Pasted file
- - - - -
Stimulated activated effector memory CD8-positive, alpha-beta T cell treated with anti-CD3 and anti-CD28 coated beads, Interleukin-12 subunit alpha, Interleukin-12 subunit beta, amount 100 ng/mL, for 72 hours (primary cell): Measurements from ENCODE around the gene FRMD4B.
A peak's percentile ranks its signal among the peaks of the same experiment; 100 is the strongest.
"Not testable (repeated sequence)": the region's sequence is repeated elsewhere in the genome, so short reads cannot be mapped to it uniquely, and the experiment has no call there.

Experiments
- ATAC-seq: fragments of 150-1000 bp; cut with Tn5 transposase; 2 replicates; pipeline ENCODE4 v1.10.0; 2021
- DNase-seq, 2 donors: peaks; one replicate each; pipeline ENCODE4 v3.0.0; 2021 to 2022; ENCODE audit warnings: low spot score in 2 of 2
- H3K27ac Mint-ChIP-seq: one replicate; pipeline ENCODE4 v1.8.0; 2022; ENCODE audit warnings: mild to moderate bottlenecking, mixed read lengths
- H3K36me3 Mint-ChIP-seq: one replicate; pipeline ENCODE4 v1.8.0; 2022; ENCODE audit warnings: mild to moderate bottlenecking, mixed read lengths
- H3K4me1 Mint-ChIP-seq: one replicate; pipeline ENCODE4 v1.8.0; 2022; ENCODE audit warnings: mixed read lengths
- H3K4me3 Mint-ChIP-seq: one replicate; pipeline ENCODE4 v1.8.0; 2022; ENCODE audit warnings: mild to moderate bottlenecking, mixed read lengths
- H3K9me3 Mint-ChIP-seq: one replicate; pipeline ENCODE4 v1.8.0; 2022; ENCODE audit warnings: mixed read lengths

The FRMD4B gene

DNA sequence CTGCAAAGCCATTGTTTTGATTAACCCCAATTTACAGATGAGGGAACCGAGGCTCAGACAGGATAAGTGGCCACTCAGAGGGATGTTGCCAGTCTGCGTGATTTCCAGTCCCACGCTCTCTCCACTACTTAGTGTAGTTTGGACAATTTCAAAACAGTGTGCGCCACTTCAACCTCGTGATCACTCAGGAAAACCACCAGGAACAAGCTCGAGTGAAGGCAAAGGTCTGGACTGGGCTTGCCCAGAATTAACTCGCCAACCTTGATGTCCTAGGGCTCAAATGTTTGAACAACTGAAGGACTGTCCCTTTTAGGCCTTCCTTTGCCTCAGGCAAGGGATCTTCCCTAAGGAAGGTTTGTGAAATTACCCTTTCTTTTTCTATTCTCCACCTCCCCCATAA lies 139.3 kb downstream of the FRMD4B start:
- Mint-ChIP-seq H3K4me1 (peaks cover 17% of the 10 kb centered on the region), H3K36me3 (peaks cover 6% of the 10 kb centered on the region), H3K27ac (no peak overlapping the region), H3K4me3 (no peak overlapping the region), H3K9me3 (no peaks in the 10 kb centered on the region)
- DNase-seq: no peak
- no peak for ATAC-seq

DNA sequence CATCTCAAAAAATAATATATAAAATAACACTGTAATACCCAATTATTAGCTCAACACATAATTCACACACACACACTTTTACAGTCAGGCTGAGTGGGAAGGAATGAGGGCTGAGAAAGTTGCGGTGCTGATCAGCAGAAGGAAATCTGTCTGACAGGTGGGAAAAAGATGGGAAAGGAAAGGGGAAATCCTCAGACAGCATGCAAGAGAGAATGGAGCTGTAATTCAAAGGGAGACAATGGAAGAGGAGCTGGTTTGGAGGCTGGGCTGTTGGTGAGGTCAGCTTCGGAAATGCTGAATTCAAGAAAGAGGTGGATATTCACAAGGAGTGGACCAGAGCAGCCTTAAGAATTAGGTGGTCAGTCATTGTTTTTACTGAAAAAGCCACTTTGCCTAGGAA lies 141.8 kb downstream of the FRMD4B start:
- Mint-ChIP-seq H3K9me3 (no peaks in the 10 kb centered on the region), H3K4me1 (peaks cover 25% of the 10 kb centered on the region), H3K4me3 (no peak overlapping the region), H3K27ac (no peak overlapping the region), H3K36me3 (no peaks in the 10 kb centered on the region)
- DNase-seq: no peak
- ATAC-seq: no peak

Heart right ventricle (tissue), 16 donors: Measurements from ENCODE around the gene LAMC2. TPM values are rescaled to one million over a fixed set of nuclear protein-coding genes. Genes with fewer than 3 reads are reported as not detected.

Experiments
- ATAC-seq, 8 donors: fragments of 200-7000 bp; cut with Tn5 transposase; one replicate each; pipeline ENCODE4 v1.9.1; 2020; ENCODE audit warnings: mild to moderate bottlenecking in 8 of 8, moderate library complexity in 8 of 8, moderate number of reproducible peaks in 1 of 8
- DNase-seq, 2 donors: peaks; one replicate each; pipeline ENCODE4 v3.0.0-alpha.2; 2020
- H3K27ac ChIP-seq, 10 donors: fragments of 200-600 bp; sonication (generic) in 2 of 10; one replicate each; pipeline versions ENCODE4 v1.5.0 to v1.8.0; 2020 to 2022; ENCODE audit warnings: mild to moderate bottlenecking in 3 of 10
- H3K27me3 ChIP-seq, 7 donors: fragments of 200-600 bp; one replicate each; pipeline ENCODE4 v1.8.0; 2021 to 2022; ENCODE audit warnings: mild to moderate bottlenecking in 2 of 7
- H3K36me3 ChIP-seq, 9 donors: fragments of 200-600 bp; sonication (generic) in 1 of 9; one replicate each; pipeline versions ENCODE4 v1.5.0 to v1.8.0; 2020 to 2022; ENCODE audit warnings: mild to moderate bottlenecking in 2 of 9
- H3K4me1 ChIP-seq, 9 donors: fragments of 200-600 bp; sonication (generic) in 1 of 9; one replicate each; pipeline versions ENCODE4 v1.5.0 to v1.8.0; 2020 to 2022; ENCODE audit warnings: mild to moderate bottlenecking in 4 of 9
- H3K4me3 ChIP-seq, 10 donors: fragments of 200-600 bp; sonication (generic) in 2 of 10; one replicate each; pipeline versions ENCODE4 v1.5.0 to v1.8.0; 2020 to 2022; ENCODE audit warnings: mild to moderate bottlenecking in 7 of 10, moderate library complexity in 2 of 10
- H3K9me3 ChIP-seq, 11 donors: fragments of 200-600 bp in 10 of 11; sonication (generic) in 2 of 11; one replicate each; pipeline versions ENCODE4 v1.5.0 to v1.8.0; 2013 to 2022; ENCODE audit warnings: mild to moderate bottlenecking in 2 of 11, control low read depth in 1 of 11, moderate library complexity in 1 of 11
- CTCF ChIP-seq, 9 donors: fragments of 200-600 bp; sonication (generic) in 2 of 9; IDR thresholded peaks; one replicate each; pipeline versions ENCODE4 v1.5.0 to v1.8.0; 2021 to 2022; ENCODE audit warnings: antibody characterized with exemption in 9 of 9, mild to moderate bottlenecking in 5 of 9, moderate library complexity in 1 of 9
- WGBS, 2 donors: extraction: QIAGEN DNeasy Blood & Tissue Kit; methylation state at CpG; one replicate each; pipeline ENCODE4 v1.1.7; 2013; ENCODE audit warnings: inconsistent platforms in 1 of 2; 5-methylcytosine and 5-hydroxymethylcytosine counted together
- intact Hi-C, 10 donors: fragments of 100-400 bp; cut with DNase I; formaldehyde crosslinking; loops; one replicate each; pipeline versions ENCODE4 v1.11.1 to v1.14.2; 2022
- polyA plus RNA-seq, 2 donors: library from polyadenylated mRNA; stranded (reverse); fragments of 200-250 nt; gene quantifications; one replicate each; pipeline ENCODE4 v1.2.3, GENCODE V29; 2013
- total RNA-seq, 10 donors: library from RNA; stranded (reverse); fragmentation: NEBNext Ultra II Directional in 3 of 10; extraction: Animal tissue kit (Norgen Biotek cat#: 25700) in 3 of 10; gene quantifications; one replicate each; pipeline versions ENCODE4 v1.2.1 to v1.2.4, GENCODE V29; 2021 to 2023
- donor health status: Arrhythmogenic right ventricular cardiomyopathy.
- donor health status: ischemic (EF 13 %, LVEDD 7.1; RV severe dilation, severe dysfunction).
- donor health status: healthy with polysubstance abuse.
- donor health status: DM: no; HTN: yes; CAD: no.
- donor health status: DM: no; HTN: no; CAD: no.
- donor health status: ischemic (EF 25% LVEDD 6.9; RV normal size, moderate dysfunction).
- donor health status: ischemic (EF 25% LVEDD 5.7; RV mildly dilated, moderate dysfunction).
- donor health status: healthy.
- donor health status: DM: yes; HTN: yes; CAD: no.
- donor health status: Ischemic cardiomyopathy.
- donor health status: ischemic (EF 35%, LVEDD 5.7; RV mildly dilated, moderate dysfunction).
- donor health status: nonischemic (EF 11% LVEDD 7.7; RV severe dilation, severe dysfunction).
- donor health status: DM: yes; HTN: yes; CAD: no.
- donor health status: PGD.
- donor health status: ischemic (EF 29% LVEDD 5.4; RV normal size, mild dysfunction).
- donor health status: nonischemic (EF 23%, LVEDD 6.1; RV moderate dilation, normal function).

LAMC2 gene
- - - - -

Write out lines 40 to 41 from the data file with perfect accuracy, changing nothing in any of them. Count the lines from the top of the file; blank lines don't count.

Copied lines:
- donor health status: DM: no; HTN: no; CAD: no.
- donor health status: ischemic (EF 25% LVEDD 6.9; RV normal size, moderate dysfunction).